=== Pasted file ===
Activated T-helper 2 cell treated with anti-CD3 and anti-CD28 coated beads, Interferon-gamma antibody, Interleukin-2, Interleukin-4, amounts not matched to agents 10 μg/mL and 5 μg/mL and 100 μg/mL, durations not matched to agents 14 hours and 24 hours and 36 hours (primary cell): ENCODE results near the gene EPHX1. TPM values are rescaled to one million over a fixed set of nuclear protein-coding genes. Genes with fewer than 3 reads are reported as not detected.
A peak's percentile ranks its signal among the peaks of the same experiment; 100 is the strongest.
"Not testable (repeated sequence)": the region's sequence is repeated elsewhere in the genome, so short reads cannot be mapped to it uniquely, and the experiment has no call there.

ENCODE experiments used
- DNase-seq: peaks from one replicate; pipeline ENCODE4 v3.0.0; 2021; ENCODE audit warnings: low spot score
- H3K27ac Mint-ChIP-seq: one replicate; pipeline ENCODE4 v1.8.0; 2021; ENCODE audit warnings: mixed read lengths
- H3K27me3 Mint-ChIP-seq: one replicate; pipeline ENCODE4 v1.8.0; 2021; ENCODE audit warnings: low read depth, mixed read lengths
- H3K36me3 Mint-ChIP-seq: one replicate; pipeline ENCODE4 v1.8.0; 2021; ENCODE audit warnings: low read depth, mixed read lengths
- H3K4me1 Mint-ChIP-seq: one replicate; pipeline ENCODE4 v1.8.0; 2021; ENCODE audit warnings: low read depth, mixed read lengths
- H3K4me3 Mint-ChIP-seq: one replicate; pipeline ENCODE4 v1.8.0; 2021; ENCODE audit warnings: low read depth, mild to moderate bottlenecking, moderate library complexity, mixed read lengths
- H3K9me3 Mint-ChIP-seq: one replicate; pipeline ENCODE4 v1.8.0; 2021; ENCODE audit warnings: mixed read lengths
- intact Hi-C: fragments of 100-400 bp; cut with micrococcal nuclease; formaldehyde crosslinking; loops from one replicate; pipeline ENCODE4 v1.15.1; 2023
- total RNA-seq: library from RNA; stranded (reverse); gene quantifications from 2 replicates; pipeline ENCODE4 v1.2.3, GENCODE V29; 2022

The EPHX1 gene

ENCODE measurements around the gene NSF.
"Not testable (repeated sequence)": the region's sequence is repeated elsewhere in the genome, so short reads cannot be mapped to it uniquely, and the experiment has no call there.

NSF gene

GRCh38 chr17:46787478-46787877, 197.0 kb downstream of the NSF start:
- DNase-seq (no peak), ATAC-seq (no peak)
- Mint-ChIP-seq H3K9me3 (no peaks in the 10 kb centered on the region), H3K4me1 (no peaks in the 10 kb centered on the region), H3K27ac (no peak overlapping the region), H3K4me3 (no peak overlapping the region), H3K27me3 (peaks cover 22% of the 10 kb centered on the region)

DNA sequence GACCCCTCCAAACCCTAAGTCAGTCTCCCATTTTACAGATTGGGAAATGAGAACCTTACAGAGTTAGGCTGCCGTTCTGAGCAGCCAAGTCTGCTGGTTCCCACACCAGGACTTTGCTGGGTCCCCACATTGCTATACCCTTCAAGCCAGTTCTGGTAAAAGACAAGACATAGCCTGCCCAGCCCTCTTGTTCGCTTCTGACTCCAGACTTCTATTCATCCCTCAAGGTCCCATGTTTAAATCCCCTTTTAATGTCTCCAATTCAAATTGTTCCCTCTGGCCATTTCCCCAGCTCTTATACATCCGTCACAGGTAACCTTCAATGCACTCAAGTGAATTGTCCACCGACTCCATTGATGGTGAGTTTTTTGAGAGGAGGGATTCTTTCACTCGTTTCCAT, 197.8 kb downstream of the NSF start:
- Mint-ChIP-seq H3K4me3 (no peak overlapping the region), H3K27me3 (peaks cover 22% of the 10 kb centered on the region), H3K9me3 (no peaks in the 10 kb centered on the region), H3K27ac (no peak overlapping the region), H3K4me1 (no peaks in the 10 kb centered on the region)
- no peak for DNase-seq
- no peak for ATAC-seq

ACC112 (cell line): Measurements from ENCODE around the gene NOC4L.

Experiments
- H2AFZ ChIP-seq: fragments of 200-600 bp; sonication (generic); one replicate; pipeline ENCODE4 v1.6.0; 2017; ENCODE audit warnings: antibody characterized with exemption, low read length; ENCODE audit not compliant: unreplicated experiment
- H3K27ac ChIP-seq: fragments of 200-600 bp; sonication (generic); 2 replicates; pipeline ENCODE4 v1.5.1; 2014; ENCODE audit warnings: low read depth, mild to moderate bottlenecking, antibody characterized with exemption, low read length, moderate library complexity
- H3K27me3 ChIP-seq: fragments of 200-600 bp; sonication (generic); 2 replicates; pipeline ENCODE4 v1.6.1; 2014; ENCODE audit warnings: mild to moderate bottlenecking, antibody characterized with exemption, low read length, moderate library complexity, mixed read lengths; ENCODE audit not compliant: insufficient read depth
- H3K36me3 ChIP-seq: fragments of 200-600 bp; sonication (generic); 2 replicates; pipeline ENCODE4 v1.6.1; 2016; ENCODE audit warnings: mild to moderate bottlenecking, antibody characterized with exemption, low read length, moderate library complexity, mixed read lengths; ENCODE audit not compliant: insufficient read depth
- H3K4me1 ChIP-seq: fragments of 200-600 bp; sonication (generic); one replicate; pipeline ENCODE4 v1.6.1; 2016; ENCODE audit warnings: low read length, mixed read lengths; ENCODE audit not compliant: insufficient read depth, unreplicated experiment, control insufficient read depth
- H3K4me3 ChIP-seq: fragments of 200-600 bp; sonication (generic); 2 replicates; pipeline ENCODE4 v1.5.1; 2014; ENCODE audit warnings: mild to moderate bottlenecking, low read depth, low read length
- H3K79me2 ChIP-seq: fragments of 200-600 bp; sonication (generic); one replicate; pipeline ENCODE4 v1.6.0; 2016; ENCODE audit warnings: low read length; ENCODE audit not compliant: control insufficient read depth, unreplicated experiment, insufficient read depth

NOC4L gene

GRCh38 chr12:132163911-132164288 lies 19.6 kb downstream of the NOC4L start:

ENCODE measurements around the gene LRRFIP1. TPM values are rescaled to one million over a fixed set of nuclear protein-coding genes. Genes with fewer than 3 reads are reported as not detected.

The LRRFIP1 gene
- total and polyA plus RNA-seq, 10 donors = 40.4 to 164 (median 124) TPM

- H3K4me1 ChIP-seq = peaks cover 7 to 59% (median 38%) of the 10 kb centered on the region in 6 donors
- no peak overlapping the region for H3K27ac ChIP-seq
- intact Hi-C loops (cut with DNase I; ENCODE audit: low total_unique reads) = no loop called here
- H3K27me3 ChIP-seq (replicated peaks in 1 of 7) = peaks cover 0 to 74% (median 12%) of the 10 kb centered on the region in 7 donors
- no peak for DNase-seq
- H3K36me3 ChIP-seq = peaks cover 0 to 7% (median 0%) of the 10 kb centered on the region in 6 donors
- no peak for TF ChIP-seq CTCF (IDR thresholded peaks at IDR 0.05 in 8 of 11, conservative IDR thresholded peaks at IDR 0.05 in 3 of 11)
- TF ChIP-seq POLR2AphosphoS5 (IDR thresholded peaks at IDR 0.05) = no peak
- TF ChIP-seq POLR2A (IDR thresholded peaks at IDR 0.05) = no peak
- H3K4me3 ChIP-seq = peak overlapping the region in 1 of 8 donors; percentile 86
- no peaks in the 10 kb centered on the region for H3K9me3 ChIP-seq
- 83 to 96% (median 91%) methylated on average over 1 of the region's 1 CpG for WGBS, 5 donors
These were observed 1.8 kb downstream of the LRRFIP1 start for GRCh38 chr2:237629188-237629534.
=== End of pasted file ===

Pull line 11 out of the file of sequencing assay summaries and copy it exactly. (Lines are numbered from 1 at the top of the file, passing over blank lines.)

- H3K9me3 Mint-ChIP-seq: one replicate; pipeline ENCODE4 v1.8.0; 2021; ENCODE audit warnings: mixed read lengths